I fear this decision is a bit of a game changer when it comes to confirming that an employee actually has received FMLA notice.  And it poses a very real and costly problem for employers and TPAs.  Let’s face it — employees regularly claim they failed to receive a notice given to them or sent to them in the U.S. mail. In nearly every Plaintiff’s deposition I take, they deny receiving some kind of notice from their employer. Now, they can defeat summary judgment simply by denying that they failed to receive an FMLA notice sent by regular mail? Criminey!

Disagree as we might with this decision, what do we learn from it?

  1. There is no question that the federal appellate court here is insisting upon a higher threshold for FMLA notice.  As the court told us in no uncertain terms, if employers want to maximize their chances of dismissing an FMLA claim short of trial, they have to use “some form of mailing that includes verifiable receipt” when sending FMLA notices.  Therefore, in jurisdictions covered by this court (which handles appeals from Pennsylvania, New Jersey and Delaware), it is advisable to send all FMLA notices by certified mail, overnight mail or email, since these are relatively capable of verifiable receipt.  Hand delivery is good, too, so long as you obtain a signature that the employee received it.  One thing to keep in mind when it comes to email: Email communications present their own dilemma, since these communications often can be filtered right into a junk mail folder, never to be seen by the intended recipient.  If you intend to use email as a means of communication with your employees, first seek their permission and confirmation that email is an acceptable means of communication regarding FMLA notices.  (Work with your legal counsel to draft this document.)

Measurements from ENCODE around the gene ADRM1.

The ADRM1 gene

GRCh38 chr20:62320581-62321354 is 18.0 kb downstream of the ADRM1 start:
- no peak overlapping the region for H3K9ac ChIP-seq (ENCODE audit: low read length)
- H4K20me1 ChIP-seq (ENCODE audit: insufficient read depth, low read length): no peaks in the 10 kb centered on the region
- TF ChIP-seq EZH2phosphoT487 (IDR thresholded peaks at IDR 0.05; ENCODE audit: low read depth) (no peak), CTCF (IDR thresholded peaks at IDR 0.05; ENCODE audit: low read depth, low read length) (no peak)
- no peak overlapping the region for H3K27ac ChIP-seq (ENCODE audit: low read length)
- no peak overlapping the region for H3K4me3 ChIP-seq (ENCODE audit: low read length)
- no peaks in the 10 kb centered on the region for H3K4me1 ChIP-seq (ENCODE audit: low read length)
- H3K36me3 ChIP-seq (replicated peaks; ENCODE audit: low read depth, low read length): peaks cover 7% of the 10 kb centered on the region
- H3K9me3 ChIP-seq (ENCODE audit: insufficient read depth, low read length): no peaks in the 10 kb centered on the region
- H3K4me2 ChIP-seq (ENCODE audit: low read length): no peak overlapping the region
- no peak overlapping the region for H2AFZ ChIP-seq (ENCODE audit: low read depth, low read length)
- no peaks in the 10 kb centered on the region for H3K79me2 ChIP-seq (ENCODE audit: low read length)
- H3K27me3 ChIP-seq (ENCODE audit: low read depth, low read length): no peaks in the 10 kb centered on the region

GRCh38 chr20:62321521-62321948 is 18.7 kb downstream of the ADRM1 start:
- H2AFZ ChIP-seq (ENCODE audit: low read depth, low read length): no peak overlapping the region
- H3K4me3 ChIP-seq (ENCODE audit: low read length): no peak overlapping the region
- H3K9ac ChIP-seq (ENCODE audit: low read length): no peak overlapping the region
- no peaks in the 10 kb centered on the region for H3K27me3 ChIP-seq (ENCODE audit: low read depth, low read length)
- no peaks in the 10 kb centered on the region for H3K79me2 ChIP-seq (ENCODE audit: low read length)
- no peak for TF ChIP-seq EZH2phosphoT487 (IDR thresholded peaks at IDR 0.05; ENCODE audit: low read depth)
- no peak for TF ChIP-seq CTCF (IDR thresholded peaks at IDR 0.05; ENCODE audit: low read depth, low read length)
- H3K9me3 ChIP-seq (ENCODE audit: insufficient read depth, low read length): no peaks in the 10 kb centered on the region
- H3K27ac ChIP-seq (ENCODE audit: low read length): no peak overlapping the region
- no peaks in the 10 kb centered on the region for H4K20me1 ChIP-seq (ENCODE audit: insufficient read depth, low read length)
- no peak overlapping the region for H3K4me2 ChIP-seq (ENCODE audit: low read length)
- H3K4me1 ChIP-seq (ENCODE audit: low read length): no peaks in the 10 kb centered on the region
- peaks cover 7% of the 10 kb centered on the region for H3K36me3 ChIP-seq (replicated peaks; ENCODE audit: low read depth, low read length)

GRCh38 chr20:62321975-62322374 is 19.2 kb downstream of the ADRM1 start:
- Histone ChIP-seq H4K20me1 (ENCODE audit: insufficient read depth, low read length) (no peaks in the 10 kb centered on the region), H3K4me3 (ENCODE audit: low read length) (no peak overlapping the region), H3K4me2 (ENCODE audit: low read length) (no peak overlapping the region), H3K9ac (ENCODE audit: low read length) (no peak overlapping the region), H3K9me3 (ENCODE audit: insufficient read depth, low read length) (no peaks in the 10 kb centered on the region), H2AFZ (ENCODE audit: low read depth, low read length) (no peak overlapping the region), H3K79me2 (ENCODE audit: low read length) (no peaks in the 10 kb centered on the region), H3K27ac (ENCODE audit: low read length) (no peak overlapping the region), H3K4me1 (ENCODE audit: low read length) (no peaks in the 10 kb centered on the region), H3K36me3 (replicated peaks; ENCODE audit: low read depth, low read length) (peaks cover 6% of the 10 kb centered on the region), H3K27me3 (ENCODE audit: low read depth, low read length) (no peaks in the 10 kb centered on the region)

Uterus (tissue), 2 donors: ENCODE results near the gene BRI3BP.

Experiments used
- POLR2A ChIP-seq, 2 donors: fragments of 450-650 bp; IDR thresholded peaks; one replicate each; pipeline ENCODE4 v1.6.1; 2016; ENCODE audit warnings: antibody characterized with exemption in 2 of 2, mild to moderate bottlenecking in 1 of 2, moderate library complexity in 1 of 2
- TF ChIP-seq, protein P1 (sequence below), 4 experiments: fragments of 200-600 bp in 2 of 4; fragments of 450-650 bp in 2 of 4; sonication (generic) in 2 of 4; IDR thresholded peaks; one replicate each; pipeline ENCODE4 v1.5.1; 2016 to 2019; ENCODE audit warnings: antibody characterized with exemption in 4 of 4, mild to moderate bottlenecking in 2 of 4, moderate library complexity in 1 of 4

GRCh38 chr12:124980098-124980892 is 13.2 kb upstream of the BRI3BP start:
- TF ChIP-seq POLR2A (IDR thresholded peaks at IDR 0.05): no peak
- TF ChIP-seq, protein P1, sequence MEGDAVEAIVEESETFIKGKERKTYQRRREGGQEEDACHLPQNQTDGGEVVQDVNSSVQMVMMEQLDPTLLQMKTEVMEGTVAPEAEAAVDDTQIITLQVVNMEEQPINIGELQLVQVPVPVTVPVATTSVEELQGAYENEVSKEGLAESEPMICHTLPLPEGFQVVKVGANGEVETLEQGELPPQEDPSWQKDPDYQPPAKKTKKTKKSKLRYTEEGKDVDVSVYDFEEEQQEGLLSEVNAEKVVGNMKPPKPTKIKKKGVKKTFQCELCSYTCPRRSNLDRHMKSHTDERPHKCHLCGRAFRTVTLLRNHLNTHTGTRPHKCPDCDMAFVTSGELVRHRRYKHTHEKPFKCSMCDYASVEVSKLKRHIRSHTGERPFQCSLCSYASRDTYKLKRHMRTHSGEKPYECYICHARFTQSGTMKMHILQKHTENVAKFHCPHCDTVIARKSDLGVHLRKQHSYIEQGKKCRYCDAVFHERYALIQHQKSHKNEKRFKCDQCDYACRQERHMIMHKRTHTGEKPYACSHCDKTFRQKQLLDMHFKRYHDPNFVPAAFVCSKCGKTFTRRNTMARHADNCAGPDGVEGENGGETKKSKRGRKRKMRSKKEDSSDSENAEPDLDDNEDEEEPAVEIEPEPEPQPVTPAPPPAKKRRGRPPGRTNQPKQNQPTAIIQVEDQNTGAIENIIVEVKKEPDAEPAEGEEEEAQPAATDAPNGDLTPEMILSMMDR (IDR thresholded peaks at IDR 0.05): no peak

2. I see such a lost opportunity here.  Couldn’t this mess have been avoided had the College simply kept in regular contact with the employee while she was on leave?  We’ve addressed these situations before — when you don’t communicate regularly with an employee on an extended leave of absence, you increase your problems exponentially.  This case serves as yet another good example.  If Lisa had any doubt whether or not she was on FMLA leave, that ambiguity would have been resolved in one quick phone call from the College a few weeks into her leave. Can I get an Amen!?! Maintaining regular contact with your employees serves many good purposes: a) it helps you best administer the employee’s FMLA leave and the timing of their return; b) it is the ADA interactive process.  Think about it — no sweat if this condition later is considered an ADA disability, since you have been communicating regularly with your employee.  As such, you cannot be accused of any break down in the interactive process!; and c) it’s just good business practice to show that you care about your employee and that you want to do what you can to help them get back to work.  Don’t forget we’re in the human relations business!
  3. This decision also is a reminder of what not to do when FMLA leave ends.  What else did the College do wrong?  First, it insisted that the employee return without restrictions.  We should recall from previous posts that requiring an employee to return 100% healed is an ADA problem.  Don’t do it.  Second, the College did nothing to engage the employee as FMLA leave was expiring as to whether any accommodations were necessary to help the employee return to work.  Come on, employer friends!  This is ADA 101.  Talk to your employee well before expiration of FMLA leave to begin determining whether they might need some assistance to return to work.  I discussed this in a previous post, too.

In the meantime, I’m going to the post office to pick me up some green certified mail cards.  Anyone need some?

Topics:  ADA, Corporate Counsel, Email, Employer Liability Issues, FMLA, Mailbox Rule, Notice Requirements

Published In: Civil Procedure Updates, Labor & Employment Updates

DISCLAIMER: Because of the generality of this update, the information provided herein may not be applicable in all situations and should not be acted upon without specific legal advice based on particular situations.

© Franczek Radelet P.C. | Attorney Advertising